We That Are Young review: Whips up a frenzy of injustice
A vivid retelling of Shakespeare’s Lear set in contemporary India by Preti Taneja
An impressive debut by Preti Taneja
We That Are Young
Galley Beggar Press
“Nothing will come of nothing,” King Lear warns his soon-to-be outcast youngest daughter Cordelia after she refuses to flatter him like her sisters. Shakespeare borrowed the sentiment from the philosopher Parmenides, whose ex nihilo nihil fit argued against the possible existence of a void.
The British author Preti Taneja has created something from something with her impressive debut novel We That Are Young, a homage to Shakespeare’s Lear set against a backdrop of tradition, misogyny and corruption in contemporary India. It is in many ways a perfect setting for such a retelling, a country where women are historically second-class citizens, where daughters are still commonly traded like livestock, where the position of father can be both care-giver and ruler supreme.
In her novel of three very different daughters torn apart by a monomaniac billionaire father, Taneja whips up a frenzy of injustice. She sets her story amid the Indian anti-corruption riots of 2011 and uses the imploding dynasty as a means of exploring the clash of old and new values in one of the world’s fastest growing economies. Everything, including family and love, can be traded. Gargi, Radha and beloved youngest daughter Sita each do battle in their own ways with their father Devraj, “the Company himself, the man they call Bajupi,” and each emerge as a victim of a society that favours rich, powerful men.
It’s not about land, it’s about money
The Company is a vastly lucrative organisation that has fingers in lots of pies, from government contracts, to a chain of luxury hotels, to other more nefarious business deals. As with Lear, Devraj takes a notion to retire and splits his dynasty between his daughters. Subverting the natural order of things causes chaos among his henchmen and extended family. In India though, as Devraj’s nephew Jivan notes on returning from exile in America, “It’s not about land, it’s about money”. This sentiment is later echoed by eldest daughter Gargi, who effectively runs the Company without acknowledgement, as she updates Jivan on how business is done in their country: “We ourselves are forced to bribe each other for everything. To get contracts, we pay. To get paid, we pay.”
We That Are Young is a novel packed with so many insights and ideas that it can sometimes feel unwieldy. With multiple narrators – Gargi, Radha, Sita, Devraj, bastard scion Jivan, his gay and cocaine-addicted brother Jeet – whose stories span just over 500 pages, some of the chapters could have been whittled down without losing the impressive chorus of voices. Compelling scenes are diluted by long lead-ins and at times the style, with dialogue in particular, feels repetitive.
Taneja nonetheless paints a remarkable picture of contemporary India through the voices of her characters. For a relatively new writer, she is a master of ambivalence, creating in Gargi, Radha and Jivan distinct voices that guide the reader through the messy inheritance debacle. Just as Jane Smiley did with maligned farmer Ginny in her Pulitzer winning novel A Thousand Acres, Taneja makes Gargi a hard-nosed but hugely sympathetic narrator. As she promotes free education programmes for her female employees, Gargi explains the Indian concept of sharam: “We girls are stalked by shame from the moment we are born. We cry to escape it. Then we are caught.” Duty and legacy take on new meaning in a country that still practises karta, the law of inheritance and power of authority passed to the eldest male in a family.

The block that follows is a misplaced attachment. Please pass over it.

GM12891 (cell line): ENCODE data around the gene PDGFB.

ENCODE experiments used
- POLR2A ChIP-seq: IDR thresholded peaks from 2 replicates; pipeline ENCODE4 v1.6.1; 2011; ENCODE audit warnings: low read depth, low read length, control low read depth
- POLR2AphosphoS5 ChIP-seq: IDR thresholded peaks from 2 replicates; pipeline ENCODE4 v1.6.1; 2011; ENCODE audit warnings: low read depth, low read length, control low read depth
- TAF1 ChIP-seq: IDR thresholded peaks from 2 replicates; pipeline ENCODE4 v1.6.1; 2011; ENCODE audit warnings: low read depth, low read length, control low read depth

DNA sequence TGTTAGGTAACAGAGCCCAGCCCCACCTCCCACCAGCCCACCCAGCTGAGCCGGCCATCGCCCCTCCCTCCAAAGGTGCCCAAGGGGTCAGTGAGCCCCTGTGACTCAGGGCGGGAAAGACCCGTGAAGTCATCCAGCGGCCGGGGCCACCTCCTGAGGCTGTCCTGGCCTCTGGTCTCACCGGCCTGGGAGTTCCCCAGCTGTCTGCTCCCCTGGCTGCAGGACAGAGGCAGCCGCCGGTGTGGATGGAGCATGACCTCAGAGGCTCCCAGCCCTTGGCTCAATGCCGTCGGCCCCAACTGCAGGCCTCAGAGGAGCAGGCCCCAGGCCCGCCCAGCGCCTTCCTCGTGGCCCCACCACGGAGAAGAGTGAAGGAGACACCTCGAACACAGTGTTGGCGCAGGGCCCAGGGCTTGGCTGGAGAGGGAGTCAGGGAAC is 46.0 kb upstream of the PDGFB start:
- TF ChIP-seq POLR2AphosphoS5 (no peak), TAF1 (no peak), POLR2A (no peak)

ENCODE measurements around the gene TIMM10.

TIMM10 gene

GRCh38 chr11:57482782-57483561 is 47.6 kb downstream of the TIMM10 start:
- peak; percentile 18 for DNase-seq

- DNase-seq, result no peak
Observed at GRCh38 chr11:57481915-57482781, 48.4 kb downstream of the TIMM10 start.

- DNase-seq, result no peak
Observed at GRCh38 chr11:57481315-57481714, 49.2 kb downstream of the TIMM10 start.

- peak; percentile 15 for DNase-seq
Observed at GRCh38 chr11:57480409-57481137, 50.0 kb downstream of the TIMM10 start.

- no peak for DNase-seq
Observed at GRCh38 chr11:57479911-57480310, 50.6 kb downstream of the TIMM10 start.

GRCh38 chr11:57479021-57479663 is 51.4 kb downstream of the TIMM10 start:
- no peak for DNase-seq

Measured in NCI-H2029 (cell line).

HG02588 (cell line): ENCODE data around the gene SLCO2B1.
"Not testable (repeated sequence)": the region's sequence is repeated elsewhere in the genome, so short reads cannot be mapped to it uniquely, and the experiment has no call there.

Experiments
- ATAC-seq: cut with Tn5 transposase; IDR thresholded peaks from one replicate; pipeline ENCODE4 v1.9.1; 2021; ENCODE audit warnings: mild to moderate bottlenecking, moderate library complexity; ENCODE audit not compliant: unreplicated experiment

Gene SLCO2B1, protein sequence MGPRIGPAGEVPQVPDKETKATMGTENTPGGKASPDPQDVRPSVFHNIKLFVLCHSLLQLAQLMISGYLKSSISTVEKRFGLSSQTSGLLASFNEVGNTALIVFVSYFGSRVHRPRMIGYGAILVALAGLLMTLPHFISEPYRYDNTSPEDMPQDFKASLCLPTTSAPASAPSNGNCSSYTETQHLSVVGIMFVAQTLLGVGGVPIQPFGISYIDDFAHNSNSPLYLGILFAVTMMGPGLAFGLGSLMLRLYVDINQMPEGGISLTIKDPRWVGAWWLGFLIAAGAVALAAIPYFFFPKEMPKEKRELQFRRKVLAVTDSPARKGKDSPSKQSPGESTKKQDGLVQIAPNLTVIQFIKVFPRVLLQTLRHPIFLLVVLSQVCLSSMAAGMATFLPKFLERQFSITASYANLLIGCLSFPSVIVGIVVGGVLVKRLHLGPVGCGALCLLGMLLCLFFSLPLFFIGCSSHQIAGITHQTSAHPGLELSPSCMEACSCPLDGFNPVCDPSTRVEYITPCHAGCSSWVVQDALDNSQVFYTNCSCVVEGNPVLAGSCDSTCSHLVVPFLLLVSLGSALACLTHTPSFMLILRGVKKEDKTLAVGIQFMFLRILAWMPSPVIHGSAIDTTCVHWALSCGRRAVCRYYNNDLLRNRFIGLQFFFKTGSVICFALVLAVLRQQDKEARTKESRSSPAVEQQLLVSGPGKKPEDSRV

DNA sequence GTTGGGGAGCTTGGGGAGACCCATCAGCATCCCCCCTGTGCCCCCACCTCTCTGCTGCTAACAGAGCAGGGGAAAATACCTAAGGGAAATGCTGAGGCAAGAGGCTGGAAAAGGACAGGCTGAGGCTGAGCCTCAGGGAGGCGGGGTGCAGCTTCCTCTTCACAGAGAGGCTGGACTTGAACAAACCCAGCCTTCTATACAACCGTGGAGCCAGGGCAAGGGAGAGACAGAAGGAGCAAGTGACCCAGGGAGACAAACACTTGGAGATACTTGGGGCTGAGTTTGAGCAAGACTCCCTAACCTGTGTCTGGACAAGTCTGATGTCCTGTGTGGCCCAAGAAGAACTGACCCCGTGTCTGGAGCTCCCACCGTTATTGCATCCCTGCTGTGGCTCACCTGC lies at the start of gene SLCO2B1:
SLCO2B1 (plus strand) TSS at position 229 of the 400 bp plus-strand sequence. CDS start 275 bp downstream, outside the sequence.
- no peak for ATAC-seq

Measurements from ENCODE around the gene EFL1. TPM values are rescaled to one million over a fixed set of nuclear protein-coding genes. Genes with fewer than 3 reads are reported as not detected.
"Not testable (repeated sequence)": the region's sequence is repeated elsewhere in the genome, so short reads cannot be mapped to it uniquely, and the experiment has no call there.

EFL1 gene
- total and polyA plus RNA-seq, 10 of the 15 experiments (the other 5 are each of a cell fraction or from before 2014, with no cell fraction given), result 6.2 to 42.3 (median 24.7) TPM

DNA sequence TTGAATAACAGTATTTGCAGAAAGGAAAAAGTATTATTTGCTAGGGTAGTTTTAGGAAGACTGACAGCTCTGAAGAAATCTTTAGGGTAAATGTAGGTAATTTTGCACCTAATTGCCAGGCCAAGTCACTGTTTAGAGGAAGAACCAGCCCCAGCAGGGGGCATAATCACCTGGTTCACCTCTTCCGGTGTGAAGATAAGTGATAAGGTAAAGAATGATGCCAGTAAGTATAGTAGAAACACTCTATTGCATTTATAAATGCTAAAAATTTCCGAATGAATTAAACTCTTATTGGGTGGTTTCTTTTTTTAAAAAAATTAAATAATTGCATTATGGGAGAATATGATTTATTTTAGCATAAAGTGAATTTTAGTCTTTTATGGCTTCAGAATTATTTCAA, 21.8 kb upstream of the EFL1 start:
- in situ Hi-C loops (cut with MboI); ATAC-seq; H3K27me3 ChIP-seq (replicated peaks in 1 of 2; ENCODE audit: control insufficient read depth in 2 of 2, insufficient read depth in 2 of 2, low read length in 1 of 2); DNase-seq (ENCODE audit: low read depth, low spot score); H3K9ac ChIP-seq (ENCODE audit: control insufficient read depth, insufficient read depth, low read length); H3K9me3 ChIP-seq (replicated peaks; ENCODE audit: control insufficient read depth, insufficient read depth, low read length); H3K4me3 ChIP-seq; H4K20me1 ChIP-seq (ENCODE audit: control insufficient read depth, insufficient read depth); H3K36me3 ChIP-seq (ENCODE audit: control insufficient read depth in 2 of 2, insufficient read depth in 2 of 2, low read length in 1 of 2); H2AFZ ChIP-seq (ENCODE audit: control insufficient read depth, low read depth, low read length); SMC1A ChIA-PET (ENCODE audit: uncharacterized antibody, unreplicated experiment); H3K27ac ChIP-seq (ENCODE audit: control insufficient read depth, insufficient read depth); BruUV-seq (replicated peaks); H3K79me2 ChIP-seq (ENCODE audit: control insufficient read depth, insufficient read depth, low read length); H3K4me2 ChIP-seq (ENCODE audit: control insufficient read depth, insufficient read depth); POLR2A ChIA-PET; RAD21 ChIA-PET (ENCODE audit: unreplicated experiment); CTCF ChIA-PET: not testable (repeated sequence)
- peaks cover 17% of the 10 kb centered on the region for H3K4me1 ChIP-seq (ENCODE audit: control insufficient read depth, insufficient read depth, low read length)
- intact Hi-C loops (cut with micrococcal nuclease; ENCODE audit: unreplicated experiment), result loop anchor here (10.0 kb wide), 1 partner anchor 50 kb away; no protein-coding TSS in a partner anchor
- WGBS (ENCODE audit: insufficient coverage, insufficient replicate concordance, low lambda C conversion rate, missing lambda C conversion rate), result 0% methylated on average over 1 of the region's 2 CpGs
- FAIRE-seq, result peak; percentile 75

Gargi’s transformation from kindly older sister and entrepreneur to a self-preserving detachment is movingly depicted by Taneja. So too is beautiful middle sister Radha’s descent from party animal to killer, as her history at the hands of various “guardians” is painstakingly revealed. Taneja’s sensuous writing brings both women’s predicaments to life: “He divided us for his own pleasure,” Gargi says. “Like meat torn from bone.”
There is the poverty of the fictional Dhimbala, 'the wild dogs and rats and the people of the basti'
Born in the UK to Indian parents, Taneja is a Cambridge fellow whose novella Kumkum Malhotra won the Gatehouse Press New Fictions Prize. Her work as a human rights reporter has been published in the Guardian and Open Democracy. The strong ethical sense to her writing is subtlety incorporated in her novel through character and action. There is the poverty of the fictional Dhimbala, “the wild dogs and rats and the people of the basti”. There is the stewed corruption of a land where money is power. But mostly, there is the overwhelming unfairness of a father who casts out his daughters like animals: “You girls are like two diseased owls, unnaturally taloned, freakishly beaked with your make up so much and your nails all painted.”
In the book’s excellent closing chapters, as Taneja threads the narrative strains together and Sita comes to realise the dangerous realities of modern India, she is admonished by her cousin Jivan: “See what happens to wilful girls?” From Shakespearean times to the present day in large portions of the world, it is a chilling warning and a sad truth.